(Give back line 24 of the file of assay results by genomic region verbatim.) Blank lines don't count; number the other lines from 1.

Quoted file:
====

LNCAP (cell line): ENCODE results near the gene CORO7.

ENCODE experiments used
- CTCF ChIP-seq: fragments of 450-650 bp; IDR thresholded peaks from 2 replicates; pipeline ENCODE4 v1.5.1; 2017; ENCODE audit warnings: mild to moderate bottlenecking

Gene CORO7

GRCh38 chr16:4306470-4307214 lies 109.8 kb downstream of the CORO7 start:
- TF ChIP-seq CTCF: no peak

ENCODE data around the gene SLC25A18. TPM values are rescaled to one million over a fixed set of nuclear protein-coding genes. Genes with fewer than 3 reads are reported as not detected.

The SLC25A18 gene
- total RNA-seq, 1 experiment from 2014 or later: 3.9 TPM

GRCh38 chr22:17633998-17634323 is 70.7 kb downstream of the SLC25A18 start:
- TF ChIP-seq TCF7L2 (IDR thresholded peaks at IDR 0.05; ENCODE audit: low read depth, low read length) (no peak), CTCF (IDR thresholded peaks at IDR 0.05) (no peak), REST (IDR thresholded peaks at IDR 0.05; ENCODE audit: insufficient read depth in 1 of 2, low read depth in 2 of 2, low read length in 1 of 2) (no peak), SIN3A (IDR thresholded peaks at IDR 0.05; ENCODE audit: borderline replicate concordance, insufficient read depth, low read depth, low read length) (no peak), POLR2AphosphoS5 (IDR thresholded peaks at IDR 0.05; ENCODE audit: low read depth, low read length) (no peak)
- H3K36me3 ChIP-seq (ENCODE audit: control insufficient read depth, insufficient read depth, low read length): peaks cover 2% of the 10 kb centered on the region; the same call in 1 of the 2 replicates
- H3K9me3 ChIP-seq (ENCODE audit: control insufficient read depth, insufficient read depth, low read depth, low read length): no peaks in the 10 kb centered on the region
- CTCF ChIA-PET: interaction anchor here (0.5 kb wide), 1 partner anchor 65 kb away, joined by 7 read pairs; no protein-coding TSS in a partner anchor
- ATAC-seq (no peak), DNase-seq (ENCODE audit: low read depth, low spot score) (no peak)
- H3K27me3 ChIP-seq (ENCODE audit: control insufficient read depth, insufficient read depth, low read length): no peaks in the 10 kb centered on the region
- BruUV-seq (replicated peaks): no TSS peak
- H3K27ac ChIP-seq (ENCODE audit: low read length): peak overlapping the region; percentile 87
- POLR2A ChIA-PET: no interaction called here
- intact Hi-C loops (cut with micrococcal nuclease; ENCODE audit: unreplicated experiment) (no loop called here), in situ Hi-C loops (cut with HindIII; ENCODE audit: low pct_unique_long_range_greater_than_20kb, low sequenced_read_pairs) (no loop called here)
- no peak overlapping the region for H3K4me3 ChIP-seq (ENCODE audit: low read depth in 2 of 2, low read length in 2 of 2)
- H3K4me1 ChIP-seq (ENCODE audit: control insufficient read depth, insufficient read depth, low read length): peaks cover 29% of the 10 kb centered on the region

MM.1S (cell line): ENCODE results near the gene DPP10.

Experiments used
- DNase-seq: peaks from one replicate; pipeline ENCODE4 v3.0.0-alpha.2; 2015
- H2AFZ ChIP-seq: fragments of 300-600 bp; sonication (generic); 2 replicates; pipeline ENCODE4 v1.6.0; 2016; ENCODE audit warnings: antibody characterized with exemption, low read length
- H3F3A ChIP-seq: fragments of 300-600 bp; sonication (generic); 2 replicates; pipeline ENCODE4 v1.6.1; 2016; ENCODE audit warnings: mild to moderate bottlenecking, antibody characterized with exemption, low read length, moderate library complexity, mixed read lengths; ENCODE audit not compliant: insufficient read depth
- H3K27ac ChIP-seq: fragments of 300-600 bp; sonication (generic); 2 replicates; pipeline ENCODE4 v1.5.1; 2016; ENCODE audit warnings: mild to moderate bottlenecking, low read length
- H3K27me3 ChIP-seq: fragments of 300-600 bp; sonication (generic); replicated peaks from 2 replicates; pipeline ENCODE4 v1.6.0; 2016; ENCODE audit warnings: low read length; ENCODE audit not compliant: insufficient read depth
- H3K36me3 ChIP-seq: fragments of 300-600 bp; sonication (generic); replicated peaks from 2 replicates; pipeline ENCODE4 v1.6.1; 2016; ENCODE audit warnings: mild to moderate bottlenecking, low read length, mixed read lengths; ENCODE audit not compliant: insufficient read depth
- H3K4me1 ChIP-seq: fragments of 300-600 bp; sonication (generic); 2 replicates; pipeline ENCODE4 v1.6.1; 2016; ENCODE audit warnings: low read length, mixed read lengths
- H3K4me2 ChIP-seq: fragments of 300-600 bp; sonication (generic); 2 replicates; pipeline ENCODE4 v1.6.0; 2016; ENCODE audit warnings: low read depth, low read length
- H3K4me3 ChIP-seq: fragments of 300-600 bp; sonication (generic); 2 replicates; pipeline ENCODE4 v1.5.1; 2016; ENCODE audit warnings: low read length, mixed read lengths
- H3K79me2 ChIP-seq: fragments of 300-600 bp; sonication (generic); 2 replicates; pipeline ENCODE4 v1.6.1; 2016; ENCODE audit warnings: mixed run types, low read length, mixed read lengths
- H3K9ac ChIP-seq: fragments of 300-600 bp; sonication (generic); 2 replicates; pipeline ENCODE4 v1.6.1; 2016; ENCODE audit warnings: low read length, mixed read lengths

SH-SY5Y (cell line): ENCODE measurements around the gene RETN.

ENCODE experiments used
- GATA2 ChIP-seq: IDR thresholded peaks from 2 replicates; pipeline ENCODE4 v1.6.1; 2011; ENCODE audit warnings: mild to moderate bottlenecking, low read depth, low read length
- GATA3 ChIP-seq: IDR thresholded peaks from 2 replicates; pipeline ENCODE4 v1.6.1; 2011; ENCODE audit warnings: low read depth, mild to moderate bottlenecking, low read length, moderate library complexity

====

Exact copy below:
Experiments used